Protecting against accessorial liability

The Fair Work Ombudsman has been very active in pursuing individuals who it believes have reasonably been a party to contraventions of minimum wages and conditions whether overtly in action or by omission or failure to exercise due diligence.

Investigations into cases involving large businesses such as Coles and Woolworths and Myer who contract work out to other entities which do not meet their compliance obligations have been undertaken from the perspective that the principal in the supply chain should have known and acted to prevent the non-compliance even though it was not the actual employer.

This raises questions about who might be considered an accessory to a contravention and here is what the Fair Work Ombudsman recently had to say about that.

Section 550

Under section 550 of the Fair Work Act; a person who is involved in a contravention of the Act is held responsible for that contravention. A person is involved in a contravention if they:

  • have aided, abetted, counselled or procured the contravention; or
  • have induced the contravention, whether by threats or promises or otherwise; or
  • have been in any way, by act or omission, directly or indirectly, knowingly concerned in or party to the contravention; or
  • have conspired with others to effect the contravention.

What does this mean for individuals?

Anyone who is found to be involved in a contravention of the Act can be personally liable for compensating employees and paying penalties imposed by the court. The Fair Work Ombudsman has used this provision to hold company directors personally accountable for the actions of their companies. This effectively means that liquidating a company is no guarantee of avoiding the consequences of non-compliance with the Act.

But section 550 can extend to anyone involved in a contravention. This can include human resources and payroll officers, line managers, accountants and advisors.

What does this mean for companies?

If a company, as the employing entity, contravenes the Act: that company is automatically responsible for that contravention and may have penalties imposed by a court. But under section 550 a company that is not the employing entity, may be found to be involved in a contravention and may also have penalties imposed by a court.

This is important for companies to consider especially in their supply-chain and procurement processes. Effectively it means that companies cannot outsource their non-compliance. For example if one company contracts another company to supply cleaning staff; and those cleaners are underpaid: both companies may be held accountable by a court. 

This has broad implications for businesses that use outsourcing, franchise arrangements or complex supply-chains. The full scope of section 550 in these types of arrangements has not been settled by the courts, however, the Fair Work Ombudsman is determined to take action to ensure a culture of compliance is established and maintained broadly across all businesses.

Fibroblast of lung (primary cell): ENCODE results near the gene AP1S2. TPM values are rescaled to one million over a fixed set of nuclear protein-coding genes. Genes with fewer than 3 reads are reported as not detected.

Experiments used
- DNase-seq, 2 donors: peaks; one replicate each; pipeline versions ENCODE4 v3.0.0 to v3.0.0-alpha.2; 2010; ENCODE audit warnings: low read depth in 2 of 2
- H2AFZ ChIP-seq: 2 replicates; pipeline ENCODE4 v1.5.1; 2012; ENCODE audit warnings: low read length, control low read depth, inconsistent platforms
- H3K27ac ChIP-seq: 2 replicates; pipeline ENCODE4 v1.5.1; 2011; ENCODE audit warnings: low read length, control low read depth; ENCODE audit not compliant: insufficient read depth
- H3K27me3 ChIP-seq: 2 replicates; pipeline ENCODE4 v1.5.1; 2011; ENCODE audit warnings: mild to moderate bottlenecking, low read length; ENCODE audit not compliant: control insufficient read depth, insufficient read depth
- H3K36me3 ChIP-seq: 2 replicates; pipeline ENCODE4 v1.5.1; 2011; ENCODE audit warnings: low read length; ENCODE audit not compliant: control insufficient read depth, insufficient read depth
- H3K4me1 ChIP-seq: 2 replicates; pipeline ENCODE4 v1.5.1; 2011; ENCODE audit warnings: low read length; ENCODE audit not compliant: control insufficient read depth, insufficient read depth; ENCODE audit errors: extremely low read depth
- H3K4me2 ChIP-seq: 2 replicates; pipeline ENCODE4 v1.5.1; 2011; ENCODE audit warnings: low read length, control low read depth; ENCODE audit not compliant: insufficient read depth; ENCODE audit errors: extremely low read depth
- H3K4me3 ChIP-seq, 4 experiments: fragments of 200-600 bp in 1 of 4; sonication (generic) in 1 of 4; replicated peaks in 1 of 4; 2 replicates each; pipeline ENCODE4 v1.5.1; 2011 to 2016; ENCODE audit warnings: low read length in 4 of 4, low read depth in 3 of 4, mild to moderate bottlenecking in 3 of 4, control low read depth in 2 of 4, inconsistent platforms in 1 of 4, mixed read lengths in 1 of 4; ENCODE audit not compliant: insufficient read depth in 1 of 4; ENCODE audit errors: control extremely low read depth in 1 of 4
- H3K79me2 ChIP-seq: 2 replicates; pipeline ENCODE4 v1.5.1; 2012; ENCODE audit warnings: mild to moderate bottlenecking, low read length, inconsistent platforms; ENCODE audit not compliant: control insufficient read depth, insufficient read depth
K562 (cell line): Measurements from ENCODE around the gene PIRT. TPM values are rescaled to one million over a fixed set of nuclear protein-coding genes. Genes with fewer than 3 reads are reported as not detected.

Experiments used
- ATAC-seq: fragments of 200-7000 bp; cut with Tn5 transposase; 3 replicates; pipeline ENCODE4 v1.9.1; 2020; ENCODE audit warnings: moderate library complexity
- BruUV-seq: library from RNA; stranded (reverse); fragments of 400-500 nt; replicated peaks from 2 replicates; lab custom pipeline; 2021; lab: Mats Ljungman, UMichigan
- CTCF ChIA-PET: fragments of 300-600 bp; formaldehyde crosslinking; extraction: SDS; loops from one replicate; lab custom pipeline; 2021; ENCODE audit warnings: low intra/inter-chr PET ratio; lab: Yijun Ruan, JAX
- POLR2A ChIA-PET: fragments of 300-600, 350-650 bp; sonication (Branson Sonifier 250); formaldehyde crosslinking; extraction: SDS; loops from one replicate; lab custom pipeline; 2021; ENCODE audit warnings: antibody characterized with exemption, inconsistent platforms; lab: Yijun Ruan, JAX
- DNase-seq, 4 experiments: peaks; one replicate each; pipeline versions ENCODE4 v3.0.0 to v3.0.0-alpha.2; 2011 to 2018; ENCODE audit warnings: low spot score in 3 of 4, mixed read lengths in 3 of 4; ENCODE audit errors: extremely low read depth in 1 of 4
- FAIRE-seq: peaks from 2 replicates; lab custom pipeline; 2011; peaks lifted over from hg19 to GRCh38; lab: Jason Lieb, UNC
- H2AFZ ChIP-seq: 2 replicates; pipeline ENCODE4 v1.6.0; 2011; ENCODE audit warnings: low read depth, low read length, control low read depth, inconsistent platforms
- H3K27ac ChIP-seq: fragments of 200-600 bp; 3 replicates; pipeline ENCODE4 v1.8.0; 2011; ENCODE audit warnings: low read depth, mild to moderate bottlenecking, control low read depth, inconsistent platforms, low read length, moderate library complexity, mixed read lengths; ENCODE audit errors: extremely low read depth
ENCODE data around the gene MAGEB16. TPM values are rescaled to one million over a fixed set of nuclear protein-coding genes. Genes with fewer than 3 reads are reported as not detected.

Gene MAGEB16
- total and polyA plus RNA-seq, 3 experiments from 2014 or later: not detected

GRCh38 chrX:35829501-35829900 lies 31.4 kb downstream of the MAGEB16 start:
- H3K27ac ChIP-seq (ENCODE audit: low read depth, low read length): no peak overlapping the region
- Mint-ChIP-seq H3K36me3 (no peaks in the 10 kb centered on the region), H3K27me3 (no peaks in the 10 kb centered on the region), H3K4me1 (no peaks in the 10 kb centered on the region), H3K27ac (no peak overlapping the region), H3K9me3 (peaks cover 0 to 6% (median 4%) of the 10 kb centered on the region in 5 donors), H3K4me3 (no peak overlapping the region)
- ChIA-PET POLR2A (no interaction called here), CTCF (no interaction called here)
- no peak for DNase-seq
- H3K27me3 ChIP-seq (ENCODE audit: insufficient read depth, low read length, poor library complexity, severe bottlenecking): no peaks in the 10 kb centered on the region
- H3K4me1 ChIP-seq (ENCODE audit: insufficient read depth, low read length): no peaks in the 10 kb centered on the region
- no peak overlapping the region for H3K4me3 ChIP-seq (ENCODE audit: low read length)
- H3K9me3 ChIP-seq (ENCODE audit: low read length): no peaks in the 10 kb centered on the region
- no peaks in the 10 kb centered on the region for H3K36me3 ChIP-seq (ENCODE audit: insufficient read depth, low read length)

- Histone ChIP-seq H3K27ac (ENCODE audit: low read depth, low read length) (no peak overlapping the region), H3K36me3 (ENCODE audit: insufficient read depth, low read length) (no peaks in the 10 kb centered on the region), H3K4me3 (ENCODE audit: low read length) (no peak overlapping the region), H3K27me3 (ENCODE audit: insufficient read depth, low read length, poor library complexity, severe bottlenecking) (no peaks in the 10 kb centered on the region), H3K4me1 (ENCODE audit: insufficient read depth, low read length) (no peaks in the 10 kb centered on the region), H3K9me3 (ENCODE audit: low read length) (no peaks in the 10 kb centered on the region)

You should also note that fines of up to $10,800 per offence can be imposed on individuals and up to $54,000 per offence can be imposed on companies.

What you need to do

Firstly, if you are an employer, ensure that you are aware of and comply with your own obligations as an employer and that these are properly documented in employment contracts/letters of offer etc.

Secondly, if you contract work out to another party, verify that that contract enables the other party to be capable of meeting its employment compliance obligations and that that other party actually does so.

Thirdly, if you are an internal HR Manager or other Manager, ensure that you have processes in place that genuinely test whether work contracted out is conducted in accordance with employment obligations (ie people are contracted and paid appropriately). This needs to be more than having the contractor just tick a box

Fourthly, if you are an external business advisor, ensure that the advice that you provide is competent and, if you are not confident of your competency in employment matters, engage a delivery partner to provide that competency.

Ways that we can help

Ridgeline HR has been providing just that sort of advice since we started in 2000. We have done this with hundreds of clients across all sorts of industries throughout Australia. We have serviced the members of an industry association and the clients of accounting firms for many years and we have been recognised by federal government agencies in the past for our expertise.

We now also offer a supply chain education and audit service which in essence involves us auditing supply chain participants’ compliance and advising them on any areas that they need to fix. This proactive approach to assuring downstream compliance provides a simple and practical approach to managing the risk of accessorial liability.

If you are interested in exploring ways in which we might be of assistance in these areas, call Peter Maguire on 0438 533 311 or email peter@ridgelinehr.com.au